Kanu has rejected the contested electoral laws that were passed by the National Assembly and which the Senate has referred to the courts of public opinion.
National chairman Gideon Moi said the mode of transmitting election results must be electrical and not manual.
“That is the format of transmitting election results that we want IEBC to adopt. That is the way to go and nothing short of that,” he said on Saturday.
Alterations to the Election Laws (Amendments) Act 2016 arose out of a negotiated agreement reached between Cord and Jubilee that ended the anti-IEBC protests last year.
The settlement was midwifed by the Joint Select Committee on the IEBC led by Senators James Orengo (Siaya) and Kiraitu Murungi (Meru).
The changes that include a manual backup system for voter identification and results transmission and the timeliness for the acquisition of election ICTs, significantly alter the Act.
The Kriegler Commission of Inquiry largely blamed the 2008 post-election violence on the use of a manual voting system and recommended major electoral reforms, among them the use of technology, in subsequent elections.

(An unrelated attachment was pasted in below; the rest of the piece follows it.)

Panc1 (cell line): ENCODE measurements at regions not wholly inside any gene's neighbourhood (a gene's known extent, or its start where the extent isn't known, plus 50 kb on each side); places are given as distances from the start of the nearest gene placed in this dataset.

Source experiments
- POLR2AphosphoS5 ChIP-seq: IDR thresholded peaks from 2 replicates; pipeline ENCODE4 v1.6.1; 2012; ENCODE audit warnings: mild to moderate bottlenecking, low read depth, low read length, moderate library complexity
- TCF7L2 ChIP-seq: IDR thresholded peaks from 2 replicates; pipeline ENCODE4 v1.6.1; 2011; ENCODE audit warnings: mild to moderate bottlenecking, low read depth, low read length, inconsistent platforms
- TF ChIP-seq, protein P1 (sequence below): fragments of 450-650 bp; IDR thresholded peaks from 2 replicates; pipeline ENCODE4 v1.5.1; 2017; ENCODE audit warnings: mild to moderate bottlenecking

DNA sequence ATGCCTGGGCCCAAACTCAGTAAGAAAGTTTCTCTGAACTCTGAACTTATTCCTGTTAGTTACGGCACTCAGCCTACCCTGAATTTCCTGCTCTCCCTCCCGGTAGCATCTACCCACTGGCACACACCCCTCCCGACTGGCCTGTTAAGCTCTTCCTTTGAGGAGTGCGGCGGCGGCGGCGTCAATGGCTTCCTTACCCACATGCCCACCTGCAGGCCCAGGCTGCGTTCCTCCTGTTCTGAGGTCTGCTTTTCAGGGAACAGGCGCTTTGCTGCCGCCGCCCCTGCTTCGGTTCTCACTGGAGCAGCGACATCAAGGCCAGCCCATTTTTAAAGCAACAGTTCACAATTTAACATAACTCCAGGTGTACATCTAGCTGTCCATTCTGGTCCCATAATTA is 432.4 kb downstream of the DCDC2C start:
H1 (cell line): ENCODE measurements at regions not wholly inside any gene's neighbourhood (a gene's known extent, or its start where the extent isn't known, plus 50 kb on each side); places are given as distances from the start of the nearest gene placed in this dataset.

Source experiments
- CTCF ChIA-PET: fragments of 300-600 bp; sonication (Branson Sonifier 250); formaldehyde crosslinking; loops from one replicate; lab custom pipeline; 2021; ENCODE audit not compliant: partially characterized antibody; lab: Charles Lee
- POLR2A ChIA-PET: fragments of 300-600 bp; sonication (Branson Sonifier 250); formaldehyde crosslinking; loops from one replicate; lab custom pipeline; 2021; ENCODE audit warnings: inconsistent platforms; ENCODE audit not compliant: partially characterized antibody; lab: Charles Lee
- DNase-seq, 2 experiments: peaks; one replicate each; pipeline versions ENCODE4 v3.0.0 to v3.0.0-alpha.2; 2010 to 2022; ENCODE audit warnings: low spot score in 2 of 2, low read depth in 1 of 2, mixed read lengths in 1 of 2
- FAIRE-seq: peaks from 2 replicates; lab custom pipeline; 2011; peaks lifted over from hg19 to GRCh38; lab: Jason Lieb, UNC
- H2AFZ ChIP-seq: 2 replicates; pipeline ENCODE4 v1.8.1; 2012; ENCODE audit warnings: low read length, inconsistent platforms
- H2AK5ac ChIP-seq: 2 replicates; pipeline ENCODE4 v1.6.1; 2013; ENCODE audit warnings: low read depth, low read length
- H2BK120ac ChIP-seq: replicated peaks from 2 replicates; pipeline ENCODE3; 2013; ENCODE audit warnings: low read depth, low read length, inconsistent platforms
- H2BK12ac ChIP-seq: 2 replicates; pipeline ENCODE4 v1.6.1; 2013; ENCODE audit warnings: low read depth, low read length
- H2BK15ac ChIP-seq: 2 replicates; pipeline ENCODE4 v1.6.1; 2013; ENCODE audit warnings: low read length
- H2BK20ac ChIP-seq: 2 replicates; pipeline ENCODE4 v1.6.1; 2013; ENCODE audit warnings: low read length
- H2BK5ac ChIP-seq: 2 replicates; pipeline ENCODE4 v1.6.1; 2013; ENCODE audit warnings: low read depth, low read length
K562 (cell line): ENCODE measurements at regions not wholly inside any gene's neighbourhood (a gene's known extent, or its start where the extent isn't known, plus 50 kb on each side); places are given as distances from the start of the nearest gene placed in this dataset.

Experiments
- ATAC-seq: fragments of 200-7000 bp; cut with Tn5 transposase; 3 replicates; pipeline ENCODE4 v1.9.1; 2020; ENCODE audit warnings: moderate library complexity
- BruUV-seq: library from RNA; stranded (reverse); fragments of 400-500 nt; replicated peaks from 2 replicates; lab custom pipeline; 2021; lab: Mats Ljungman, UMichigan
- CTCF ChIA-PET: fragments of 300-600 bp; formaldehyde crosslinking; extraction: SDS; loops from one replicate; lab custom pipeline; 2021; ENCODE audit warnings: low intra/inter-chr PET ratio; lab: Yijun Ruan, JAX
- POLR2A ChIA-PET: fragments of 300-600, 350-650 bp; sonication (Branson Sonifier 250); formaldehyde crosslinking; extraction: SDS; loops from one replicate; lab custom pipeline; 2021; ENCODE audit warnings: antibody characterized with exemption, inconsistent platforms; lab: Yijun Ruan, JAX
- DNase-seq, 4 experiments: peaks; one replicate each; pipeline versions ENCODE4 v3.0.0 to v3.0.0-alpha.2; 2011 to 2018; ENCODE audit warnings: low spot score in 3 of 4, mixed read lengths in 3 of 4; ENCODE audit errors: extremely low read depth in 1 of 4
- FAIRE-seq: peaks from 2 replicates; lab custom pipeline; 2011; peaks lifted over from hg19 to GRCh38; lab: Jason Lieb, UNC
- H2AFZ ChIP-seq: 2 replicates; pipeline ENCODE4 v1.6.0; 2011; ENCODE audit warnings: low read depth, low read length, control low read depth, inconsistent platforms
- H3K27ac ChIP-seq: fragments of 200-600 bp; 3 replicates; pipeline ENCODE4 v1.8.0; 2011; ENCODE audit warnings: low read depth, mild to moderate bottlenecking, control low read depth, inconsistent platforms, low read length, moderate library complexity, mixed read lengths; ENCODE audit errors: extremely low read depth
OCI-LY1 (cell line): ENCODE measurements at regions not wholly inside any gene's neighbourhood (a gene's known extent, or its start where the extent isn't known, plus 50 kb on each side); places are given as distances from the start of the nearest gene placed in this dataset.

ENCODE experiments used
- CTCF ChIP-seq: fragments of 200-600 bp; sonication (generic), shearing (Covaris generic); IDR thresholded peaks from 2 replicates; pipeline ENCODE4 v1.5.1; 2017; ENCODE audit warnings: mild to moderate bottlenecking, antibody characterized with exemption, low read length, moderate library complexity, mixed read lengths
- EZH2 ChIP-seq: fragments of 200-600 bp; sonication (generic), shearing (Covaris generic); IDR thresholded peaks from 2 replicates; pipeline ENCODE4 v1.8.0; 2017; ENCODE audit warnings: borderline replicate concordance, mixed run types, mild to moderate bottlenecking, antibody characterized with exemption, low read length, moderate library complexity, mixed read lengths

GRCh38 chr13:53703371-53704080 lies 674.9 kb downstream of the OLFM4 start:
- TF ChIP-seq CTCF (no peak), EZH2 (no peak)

Gideon said the Kanu will reject any attempts by Jubilee to revert to the manual system.
He said there are plans to bring Kanu back from its lost glory during the 2017 general elections, adding that the Kanu brigade will take the country by storm.
“Which way Kanu will be decided by wananchi [but] we are back to our roots,” he said.
Gideon noted that the Brexit wind began in Britain. then moved to the US where the unlikely Republican Donald Trump won the elections, before going to Gambia and Ghana.
“The wind is now moving into Kenya,” he said.
He was speaking during the Teso Cultural Day at Kakemer Secondary School grounds in Teso North.
He urged residents to ensure Kanu aspirants get into Parliament in 2017 and to commit themselves in the party’s planned revamp.